It’s a slippery slope because, as the article mentions “hiring is an art, not a science”.   In some cases, ruling someone out because of a long stint without employment is a sound business decision.   In certain industries, the dearth of talent can make not having work essentially a choice that you can make one way or the other.  In other instances, entire counties were seemingly laid off at the same time and unemployment rates were in the 12-15% range.

As a recruiter, I am paid to have sound judgment (if not, I don’t get paid J).  I am evaluating dozens of criteria when looking at a resume (industry, education, duration, career progression, etc) and even more when talking / interviewing.   It’s almost never just about skills.  Culture and fit are so much more important once skills are a reasonable match, that most of my job is assessing candidates psychologically, not matching words.      Therefore, I feel very strongly about retaining the right to make my own hiring decisions.

The bigger issue no one is talking about is how this legislation may actually hurt the cause of the unemployed.  Let me explain through several scenarios:

Example 1:  I am recruiting for a specialized engineer that can come into a situation and hit the ground running and I talk to someone who worked in the industry several years ago but has been unemployed for 18 months, I am going to first address that gap.   If their response is “I was relaxing and drawing unemployment” – I am going to rule that candidate out.   The narrative in the Business Week article tells me I could be breaking the law by using that as a criteria, if certain states and advocates get their way.

Example 2:    Same situation as above.  This time I pass over the resume and don’t make the phone call to learn more because I want to limit my exposure to potentially breaking the law.  No one will ever find out about the calls I don’t make.

I realize we don’t live in a perfect world and sometimes laws are needed to push people out of their biases and thought processes.   History has shown this to be an effective way of generating change.  However, the ultimate success of eliminating discrimination usually comes from smart people seeing past biases and making choices based on getting to know if individuals can help their specific situation.   Those slower to change are penalized through falling behind in their industry and ultimately being less successful.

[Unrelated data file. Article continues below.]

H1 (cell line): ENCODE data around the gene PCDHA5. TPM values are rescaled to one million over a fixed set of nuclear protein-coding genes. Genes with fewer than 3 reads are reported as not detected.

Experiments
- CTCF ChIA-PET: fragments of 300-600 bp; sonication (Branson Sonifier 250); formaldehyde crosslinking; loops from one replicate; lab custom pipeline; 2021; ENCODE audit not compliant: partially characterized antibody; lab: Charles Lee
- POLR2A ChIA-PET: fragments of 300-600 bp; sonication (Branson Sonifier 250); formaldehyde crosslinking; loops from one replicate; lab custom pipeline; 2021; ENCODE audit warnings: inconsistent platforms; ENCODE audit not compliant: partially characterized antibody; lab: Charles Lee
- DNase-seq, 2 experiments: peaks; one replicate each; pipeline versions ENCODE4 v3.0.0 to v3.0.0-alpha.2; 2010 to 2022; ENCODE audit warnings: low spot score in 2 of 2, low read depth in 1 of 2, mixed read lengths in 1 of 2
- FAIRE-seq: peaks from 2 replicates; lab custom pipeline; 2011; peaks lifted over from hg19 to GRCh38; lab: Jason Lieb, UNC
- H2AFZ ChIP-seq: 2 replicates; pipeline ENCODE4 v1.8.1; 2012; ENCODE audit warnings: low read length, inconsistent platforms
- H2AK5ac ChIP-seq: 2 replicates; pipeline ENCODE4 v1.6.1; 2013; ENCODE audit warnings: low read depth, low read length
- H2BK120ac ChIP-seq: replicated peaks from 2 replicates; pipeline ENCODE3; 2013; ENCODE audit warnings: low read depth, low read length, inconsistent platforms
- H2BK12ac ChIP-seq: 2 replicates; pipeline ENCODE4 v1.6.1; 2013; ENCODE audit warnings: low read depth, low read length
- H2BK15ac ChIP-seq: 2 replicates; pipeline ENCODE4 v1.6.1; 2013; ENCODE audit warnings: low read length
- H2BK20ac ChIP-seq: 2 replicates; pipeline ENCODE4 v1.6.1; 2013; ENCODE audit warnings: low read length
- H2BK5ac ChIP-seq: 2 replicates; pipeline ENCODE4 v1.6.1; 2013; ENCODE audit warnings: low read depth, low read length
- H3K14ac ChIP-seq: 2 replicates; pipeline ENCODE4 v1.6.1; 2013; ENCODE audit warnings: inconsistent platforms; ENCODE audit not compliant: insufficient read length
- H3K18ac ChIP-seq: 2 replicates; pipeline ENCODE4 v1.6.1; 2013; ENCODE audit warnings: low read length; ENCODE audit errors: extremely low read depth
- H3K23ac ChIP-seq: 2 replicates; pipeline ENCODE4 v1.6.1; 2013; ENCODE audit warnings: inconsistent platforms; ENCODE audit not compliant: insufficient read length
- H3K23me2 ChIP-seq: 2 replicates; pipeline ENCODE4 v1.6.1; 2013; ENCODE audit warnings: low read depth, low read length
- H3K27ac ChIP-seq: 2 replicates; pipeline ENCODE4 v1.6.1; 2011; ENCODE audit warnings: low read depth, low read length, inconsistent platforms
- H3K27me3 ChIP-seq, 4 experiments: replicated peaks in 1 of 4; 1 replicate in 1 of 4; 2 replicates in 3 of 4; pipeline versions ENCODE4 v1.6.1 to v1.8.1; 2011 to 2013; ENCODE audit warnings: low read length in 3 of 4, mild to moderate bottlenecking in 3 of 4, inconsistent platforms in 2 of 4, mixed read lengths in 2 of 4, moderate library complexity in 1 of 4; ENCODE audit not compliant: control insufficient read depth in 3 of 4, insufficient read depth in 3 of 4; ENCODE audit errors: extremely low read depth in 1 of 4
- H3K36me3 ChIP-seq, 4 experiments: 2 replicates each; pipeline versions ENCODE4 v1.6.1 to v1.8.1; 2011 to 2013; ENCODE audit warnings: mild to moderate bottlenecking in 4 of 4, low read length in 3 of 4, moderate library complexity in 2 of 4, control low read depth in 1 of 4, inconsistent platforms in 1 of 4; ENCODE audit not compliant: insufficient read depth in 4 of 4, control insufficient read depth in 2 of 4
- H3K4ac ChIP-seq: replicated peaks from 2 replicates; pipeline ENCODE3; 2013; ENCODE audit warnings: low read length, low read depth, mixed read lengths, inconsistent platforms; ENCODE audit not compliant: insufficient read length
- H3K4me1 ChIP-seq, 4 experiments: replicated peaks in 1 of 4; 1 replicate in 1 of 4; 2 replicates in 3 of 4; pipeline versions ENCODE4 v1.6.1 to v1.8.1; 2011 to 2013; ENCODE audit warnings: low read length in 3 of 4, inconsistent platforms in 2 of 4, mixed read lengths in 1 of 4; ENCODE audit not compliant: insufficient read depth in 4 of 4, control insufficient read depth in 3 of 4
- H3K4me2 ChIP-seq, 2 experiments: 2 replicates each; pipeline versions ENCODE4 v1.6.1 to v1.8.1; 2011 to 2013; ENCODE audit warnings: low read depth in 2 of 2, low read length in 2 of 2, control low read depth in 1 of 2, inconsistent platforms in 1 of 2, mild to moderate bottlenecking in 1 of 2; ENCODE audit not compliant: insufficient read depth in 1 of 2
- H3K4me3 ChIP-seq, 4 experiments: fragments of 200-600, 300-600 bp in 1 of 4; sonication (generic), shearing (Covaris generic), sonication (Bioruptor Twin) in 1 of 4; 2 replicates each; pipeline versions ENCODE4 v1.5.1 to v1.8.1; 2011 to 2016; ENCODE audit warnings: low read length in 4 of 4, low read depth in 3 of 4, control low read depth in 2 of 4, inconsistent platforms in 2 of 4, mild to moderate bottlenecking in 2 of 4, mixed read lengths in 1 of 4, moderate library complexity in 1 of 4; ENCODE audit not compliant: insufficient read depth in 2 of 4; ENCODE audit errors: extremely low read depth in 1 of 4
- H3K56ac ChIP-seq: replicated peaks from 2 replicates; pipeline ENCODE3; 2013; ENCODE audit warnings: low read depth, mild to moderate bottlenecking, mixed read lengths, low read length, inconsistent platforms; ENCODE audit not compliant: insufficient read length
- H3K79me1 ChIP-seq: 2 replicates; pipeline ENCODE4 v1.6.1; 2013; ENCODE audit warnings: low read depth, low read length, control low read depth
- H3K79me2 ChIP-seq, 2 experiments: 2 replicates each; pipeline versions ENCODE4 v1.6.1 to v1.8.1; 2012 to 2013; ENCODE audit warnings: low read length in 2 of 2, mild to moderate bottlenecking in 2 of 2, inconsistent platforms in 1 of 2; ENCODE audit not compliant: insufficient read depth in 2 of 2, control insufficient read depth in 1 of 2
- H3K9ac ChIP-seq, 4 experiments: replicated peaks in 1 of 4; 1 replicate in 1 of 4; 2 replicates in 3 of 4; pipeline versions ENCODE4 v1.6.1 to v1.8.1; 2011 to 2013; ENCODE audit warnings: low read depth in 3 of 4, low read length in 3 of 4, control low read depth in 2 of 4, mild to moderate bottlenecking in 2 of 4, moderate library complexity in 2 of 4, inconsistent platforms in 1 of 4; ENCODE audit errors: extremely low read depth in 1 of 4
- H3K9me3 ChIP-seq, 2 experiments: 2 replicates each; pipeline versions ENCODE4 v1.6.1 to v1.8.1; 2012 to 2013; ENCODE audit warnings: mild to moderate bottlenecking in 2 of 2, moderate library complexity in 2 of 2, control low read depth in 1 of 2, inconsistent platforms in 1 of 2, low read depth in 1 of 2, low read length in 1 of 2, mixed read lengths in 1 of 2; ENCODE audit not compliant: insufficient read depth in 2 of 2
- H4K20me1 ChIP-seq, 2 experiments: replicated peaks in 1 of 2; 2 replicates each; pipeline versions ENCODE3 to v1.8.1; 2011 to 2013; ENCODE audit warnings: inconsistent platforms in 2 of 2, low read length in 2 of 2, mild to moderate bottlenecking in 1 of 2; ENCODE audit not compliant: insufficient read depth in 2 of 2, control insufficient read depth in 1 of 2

I will always look at each situation as unique and interpret accordingly.   If you are not, don’t be

10 Things You Need To Do While You’re Unemployed   1 comment

If you’re unemployed and worried that employers will turn you down for taking on unimpressive work during the recession or for the large employment gaps on your résumé—you needn’t panic.  A new survey just released by the careers website reveals that the vast majority of employers are sympathetic to such circumstances.

The nationwide survey was conducted online by Harris Interactive, on behalf of CareerBuilder, among 3,023 hiring managers and human resource professionals between November 9 and December 5, 2011. Not only does it offer unemployed job seekers some hope, but it also provides tips to help them land a new position.

Eighty-five percent of those surveyed employed reported that they are more understanding of employment gaps post-recession. Ninety-four percent said they wouldn’t have a lower opinion of a candidate who took on a position during the recession that was at a lower level than the one he or she had held previously.

But this doesn’t mean you can sit around and wait for a sympathetic employer to offer you work. “The worry is that employers may think job seekers are losing some of their skills because they haven’t been utilizing them. By volunteering, taking temporary work, or signing up for a class that develops your professional tool kit, you show employers that you’ve made the most of your time and will be ready on day one,” Haefner says.

Employers and CareerBuilder experts recommended a variety of activities you should engage in to build, expand, and strengthen your skills during period of unemployment, in order to increase your marketability.

Take a temporary or contract assignment.

Seventy-nine percent would recommend doing this. Why? “The key is to get people to see your work and to see what you’re capable of doing,” says Andy Teach, the author of From Graduation to Corporation: The Practical Guide to Climbing the Corporate Ladder One Rung at a Time. “If you do a great job, even if it’s for a temporary job, whoever hired you is more likely to recommend you for a permanent position.”

Take a class.

Sixty-one percent of the hiring managers surveyed recommended taking a class during a period of unemployment. “You never stop learning in your career, so the more technical competence you have, the better,” Teach says. “When you take a class in your field, you are also showing that you are serious about your work and that you take initiative.” Another advantage to taking a class: It’s a great networking opportunity.


Sixty percent of the hiring managers said volunteer work makes you more marketable. “When you volunteer for something, you are telling potential employers something about you as a person,” Teach says. It shows that you are passionate about something and care about helping others—and it demonstrates that money isn’t the most important thing to you, he adds. “When companies are hiring, they are looking not only for people who can get the job done but also for people with character and integrity.”